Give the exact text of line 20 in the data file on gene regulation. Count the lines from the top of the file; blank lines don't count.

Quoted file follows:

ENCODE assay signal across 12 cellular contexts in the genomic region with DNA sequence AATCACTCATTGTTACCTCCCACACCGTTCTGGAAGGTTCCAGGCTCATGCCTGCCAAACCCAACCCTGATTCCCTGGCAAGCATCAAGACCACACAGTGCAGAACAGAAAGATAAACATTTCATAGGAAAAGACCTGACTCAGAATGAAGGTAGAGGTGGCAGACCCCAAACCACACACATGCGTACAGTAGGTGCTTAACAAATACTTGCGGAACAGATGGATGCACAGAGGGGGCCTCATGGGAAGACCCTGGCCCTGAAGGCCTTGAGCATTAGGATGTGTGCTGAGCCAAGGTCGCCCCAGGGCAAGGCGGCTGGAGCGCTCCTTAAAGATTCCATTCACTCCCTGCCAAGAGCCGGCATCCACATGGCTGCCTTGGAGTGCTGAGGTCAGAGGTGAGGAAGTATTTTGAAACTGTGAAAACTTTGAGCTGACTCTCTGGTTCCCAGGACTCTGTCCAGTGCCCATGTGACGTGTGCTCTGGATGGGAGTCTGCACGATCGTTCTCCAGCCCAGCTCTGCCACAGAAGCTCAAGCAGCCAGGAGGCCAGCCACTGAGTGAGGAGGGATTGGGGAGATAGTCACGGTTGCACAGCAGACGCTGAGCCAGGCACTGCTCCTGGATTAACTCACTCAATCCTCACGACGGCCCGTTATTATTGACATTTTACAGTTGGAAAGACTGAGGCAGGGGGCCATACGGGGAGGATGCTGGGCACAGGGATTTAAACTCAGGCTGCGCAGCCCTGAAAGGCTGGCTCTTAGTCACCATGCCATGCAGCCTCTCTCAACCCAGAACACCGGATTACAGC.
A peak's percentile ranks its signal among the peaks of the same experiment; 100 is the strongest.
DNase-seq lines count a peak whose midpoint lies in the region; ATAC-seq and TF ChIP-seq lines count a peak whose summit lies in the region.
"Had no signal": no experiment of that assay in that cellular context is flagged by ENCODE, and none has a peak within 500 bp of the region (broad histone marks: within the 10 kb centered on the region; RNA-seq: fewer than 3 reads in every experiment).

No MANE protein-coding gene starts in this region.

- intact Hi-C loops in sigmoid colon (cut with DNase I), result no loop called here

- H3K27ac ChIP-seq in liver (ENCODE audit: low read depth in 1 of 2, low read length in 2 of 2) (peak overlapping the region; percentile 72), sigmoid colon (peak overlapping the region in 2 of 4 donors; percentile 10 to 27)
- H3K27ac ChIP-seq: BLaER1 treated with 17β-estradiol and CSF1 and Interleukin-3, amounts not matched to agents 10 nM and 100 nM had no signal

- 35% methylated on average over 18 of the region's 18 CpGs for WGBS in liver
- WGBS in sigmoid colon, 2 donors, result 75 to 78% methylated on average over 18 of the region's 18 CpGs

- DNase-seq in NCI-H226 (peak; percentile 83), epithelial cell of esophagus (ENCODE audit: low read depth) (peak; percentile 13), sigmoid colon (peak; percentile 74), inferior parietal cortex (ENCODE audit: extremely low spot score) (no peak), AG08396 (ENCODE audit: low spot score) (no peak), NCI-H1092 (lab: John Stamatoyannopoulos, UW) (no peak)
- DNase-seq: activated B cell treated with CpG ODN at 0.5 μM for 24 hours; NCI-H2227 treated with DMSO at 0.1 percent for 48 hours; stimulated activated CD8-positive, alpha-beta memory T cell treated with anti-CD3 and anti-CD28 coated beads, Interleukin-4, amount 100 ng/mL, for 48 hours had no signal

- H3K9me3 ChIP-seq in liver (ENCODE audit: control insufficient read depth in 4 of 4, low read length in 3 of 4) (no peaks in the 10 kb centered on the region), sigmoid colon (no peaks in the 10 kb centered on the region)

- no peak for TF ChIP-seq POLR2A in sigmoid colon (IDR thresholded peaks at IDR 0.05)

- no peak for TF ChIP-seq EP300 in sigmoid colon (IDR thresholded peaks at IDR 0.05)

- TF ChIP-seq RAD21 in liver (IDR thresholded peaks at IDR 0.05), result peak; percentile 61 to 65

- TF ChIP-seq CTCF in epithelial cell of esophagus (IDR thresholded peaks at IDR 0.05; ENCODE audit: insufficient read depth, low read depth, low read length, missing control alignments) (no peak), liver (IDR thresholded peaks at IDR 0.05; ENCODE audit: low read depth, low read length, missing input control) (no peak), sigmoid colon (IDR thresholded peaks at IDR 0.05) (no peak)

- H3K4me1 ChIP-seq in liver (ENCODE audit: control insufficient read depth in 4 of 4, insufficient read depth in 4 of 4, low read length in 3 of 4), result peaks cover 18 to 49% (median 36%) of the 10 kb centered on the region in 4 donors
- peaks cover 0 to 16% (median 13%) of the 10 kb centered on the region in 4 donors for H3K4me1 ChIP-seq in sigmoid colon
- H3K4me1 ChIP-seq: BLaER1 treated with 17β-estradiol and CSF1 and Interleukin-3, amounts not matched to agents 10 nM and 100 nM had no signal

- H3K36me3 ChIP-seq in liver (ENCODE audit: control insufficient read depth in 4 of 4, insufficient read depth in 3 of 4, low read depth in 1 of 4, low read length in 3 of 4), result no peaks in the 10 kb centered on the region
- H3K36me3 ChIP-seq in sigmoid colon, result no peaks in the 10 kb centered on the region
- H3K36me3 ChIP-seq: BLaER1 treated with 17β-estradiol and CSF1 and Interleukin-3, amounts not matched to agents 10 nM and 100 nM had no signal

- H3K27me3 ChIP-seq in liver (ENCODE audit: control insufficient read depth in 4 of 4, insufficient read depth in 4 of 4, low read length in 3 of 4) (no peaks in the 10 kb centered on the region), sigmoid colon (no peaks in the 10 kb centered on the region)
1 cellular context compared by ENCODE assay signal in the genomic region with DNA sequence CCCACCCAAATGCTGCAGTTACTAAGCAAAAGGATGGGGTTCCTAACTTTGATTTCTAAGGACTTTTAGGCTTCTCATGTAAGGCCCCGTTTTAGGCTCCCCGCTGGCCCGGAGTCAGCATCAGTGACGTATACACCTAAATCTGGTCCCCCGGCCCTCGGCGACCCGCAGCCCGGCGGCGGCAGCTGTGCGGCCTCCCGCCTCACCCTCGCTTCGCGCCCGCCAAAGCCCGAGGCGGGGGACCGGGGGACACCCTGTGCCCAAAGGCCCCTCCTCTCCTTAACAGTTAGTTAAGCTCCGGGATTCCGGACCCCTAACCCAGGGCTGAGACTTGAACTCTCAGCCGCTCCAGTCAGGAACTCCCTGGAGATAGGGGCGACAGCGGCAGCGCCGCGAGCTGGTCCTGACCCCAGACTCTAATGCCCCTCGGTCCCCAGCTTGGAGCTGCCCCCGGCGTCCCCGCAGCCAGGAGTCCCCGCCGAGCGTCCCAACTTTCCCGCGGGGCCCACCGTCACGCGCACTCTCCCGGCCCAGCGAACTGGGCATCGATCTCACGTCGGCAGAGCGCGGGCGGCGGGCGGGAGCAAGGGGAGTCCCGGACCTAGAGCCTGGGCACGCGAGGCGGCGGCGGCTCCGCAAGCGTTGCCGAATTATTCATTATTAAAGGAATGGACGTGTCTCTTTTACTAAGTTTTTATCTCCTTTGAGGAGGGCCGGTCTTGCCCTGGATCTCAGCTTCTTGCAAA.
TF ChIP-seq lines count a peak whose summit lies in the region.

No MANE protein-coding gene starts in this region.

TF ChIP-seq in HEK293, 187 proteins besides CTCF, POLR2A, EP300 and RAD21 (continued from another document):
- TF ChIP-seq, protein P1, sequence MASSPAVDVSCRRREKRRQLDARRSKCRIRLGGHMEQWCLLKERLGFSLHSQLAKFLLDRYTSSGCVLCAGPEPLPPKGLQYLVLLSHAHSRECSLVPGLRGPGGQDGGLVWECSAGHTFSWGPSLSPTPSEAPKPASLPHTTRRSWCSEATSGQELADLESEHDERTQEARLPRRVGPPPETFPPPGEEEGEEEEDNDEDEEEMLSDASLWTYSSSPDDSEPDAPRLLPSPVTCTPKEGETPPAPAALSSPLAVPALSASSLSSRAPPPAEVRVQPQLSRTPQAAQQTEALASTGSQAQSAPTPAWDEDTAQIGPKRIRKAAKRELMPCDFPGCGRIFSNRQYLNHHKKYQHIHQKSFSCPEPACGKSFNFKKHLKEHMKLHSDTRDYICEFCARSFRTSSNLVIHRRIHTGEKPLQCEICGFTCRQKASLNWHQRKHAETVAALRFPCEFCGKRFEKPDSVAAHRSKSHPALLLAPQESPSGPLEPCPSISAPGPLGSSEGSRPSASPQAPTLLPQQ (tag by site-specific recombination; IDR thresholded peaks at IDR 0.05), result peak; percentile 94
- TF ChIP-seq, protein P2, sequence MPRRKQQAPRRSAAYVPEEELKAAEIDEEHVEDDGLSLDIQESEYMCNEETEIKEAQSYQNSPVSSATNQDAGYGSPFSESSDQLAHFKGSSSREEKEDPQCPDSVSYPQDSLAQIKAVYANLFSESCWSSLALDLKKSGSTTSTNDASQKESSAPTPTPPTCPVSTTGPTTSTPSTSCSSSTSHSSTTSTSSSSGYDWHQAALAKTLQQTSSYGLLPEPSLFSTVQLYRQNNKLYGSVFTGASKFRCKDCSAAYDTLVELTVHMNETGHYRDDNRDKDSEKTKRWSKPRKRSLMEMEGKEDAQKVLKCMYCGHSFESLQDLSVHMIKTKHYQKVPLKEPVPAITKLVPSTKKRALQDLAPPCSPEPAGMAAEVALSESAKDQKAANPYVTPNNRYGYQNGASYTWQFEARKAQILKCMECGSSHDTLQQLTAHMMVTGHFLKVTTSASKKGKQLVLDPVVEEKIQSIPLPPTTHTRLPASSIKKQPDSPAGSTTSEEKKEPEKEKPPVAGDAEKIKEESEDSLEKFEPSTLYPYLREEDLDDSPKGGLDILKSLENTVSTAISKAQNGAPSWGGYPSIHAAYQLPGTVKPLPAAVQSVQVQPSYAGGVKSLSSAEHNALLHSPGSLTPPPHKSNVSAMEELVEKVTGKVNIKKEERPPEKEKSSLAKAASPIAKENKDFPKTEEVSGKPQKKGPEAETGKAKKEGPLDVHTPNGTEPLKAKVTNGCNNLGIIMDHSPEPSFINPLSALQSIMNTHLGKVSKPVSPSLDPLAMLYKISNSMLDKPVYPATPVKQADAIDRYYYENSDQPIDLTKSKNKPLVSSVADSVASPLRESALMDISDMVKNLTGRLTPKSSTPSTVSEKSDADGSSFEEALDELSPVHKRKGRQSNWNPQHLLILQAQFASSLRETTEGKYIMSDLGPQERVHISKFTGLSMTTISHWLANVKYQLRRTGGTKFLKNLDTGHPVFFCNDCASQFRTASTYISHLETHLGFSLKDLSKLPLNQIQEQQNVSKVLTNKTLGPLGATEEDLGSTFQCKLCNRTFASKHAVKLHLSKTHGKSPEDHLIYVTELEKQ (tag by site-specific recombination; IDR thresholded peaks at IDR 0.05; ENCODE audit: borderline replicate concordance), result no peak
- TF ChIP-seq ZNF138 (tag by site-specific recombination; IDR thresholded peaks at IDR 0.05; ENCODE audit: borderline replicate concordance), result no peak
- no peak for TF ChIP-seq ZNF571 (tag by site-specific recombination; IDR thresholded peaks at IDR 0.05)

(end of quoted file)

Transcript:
- H3K4me1 ChIP-seq: BLaER1 treated with 17β-estradiol and CSF1 and Interleukin-3, amounts not matched to agents 10 nM and 100 nM had no signal